Cinderella, Royal Ballet, 17 April 2010

Frederick Ashton’s choreography gives full power to the fairy tale aspect of the story, and when Cinderella enters the ball in Act II she comes down the stairs en pointe. This gives an ethereal quality to her transfer from the world of enchantment to the human world where her frightful stepsisters cavort around in their garish costumes, hoping to attract a prince whose taste is far above theirs. In this performance, Yuhui Choe danced Cinderella with exceptional charm and refinement. Her elegant footwork and sympathetic body language marks her out as an exceptional future performer of this role.

If this ballet is mainly about Cinderella herself — and it is — there is still plenty of dancing to watch.

Jonathan Howells and Alastair Marriott as the step-sisters, photo Bill Cooper

Alastair Marriott and Jonathan Howells played the obnoxious step-sisters with great wit — Howells as the taller sister was a hoot, but never over the top. Sergei Polunin was a handsome prince and danced extremely well in this difficult role — he’s only 20 but is already a fast rising star in the Company, well worth watching in any role they give him. Francesca Filpi was a lovely fairy godmother, and Fernando Montaño was suitably acrobatic as the Jester, though I prefer a stronger stage presence. As the fairies we had Elizabeth Harrod as Spring, Hikaru Kobayashi as Summer, Samantha Raine as Autumn, and Claire Calvert as Winter. All danced well but Ms Kobayashi was exceptional as Summer — dreamy and languidly warm.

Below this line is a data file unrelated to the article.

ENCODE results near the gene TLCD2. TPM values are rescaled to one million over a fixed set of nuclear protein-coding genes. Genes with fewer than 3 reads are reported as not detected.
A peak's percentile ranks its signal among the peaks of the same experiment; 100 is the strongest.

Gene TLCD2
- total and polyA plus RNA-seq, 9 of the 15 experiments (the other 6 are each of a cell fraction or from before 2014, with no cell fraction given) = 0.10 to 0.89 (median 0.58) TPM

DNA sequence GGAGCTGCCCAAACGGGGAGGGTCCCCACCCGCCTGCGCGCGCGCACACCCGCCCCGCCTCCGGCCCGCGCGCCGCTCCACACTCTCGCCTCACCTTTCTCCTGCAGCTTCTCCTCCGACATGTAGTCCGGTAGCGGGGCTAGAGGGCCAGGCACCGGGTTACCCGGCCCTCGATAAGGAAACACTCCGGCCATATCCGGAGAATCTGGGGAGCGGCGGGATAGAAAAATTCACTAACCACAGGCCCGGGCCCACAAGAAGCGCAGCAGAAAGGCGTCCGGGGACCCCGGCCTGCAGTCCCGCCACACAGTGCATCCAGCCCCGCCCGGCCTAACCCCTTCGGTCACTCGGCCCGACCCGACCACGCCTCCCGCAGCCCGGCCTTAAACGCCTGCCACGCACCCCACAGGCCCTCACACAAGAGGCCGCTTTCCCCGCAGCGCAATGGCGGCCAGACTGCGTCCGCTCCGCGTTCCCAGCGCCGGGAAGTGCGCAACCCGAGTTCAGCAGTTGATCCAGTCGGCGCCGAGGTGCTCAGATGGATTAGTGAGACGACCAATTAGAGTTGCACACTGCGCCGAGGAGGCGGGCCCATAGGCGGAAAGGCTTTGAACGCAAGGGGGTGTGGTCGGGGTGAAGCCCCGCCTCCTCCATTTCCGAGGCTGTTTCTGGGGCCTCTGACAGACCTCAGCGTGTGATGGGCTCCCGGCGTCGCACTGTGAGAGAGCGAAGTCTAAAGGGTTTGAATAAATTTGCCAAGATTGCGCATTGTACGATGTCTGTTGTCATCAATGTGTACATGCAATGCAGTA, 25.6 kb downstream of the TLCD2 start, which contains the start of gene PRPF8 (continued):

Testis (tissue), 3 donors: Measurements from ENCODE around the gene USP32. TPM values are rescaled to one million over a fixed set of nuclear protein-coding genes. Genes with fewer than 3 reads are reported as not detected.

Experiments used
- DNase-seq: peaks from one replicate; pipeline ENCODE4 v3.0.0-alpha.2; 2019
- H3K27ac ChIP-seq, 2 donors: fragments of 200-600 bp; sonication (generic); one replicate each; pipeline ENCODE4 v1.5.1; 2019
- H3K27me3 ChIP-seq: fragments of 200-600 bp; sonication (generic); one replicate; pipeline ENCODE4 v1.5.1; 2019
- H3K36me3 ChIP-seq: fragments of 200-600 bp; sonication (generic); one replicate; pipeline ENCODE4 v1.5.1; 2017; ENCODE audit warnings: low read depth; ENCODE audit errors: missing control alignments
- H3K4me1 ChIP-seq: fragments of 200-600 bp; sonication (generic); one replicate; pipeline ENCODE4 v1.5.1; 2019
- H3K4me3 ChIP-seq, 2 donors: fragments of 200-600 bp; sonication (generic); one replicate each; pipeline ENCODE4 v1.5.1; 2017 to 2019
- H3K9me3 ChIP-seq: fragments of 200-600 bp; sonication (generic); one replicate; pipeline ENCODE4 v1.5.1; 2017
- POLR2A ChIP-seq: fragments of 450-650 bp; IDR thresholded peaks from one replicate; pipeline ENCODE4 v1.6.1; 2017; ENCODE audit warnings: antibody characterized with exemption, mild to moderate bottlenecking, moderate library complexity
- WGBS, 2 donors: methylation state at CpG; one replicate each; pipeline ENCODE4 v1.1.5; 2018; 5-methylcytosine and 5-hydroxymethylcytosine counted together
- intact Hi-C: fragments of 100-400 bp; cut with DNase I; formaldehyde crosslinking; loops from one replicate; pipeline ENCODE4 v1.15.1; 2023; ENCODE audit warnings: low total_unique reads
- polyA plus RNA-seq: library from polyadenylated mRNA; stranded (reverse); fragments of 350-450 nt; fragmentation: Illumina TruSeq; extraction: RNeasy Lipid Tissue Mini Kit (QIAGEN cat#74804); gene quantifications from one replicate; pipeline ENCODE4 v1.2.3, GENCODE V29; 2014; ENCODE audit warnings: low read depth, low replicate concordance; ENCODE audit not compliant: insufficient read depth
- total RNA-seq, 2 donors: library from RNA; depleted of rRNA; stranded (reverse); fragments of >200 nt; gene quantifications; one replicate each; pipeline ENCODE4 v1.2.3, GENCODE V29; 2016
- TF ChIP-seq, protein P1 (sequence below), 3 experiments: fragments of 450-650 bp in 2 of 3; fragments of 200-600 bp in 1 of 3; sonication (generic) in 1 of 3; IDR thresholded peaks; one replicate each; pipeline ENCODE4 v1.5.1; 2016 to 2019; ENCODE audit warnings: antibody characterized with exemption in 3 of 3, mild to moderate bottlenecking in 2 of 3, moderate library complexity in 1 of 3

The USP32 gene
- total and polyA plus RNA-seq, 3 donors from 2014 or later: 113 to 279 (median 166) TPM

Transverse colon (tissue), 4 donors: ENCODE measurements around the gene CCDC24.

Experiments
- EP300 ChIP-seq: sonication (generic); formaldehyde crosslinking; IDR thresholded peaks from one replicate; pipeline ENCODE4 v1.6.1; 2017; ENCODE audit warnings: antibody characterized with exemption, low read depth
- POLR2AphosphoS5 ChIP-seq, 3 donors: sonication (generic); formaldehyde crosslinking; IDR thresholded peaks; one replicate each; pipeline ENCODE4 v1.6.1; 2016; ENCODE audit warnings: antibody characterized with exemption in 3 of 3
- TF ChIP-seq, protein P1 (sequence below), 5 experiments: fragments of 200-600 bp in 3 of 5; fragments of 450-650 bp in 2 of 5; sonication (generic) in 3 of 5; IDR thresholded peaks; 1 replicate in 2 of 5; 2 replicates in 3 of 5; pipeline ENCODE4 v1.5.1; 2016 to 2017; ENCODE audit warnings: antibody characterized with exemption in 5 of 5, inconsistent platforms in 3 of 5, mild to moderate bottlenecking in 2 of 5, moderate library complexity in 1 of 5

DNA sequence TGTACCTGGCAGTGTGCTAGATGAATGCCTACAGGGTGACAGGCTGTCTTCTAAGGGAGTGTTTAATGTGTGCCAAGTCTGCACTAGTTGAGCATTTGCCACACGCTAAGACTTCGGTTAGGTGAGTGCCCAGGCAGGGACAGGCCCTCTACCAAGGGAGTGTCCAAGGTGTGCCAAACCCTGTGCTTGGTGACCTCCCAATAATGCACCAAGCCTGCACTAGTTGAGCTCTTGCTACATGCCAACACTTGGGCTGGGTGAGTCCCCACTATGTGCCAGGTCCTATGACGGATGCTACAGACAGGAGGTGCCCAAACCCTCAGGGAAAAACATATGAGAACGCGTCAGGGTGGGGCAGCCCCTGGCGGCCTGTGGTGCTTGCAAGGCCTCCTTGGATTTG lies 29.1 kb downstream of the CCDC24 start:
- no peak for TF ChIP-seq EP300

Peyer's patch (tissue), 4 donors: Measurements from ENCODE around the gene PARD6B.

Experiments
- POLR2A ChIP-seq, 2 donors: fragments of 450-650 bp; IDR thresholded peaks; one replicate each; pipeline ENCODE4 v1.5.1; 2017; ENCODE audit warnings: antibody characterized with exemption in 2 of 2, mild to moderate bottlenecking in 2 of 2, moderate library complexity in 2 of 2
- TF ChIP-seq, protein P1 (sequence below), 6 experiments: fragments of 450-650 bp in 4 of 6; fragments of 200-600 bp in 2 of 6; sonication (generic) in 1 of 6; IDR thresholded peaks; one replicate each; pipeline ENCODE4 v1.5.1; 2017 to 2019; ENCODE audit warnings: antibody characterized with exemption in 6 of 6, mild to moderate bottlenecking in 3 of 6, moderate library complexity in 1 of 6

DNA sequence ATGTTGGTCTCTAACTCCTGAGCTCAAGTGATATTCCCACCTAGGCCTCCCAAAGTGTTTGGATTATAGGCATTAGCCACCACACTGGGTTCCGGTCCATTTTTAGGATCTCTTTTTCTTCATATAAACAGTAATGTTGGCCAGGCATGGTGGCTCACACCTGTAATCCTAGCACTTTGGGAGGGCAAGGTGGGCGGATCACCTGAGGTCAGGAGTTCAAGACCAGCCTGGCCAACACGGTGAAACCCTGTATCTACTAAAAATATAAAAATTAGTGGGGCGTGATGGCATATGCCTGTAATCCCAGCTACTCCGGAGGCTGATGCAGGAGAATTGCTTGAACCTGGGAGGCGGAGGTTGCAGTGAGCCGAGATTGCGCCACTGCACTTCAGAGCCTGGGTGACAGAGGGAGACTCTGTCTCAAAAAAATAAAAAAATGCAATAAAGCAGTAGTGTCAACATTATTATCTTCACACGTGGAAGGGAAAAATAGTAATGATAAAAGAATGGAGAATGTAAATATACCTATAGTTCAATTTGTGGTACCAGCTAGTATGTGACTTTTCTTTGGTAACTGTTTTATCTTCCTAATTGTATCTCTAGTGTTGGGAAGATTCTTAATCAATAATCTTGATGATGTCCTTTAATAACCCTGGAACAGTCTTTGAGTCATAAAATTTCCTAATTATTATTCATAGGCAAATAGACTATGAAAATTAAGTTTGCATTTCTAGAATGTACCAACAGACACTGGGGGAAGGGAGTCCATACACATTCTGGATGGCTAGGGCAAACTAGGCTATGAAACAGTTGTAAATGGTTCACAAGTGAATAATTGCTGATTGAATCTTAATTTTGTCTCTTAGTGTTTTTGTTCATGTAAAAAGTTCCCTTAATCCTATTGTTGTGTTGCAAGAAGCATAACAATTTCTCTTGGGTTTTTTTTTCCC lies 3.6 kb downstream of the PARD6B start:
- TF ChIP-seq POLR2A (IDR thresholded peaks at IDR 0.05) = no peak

This production by Wendy Ellis Somes has been criticised for the costumes and even the sets, but I think most of this criticism is unwarranted, and there are some nice touches such as the coach appearing fully on-stage as Ashton originally wished, but couldn’t manage with the smaller space available at the time. The lighting by Mark Jonathan is excellent, and I liked the rotating speckled effect that covers the whole auditorium during the overture. It helps to engage the audience in the forthcoming stage magic. I only wish the transformation from old crone to fairy godmother in Act I were done on-stage, as was once the case. Instead the shadow of the old crone reappears outside the house, and then the fairy godmother enters through the door.

Act III, photo by Bill Cooper

Production and dancing aside this ballet would be nothing without the music, and as soon as the first bars emerged from the orchestra I was entranced. Pavel Sorokin produced excellent lyricism and tension from Prokofiev’s score, and it was an enormous relief to have a good conductor in the pit. Unfortunately he dropped the tempo at some points, particularly with the stepsisters and their father at the beginning of Act I, which forced their movements to be far too sluggish. But Sorokin is evidently a capable conductor, which makes a pleasant change. The Royal Ballet has tolerated some lacklustre conducting recently, particularly in full-length ballets such as Sleeping Beauty, so let us hope this is a permanent change for the better. The company’s dancing is superb, and deserves equally fine musical support.

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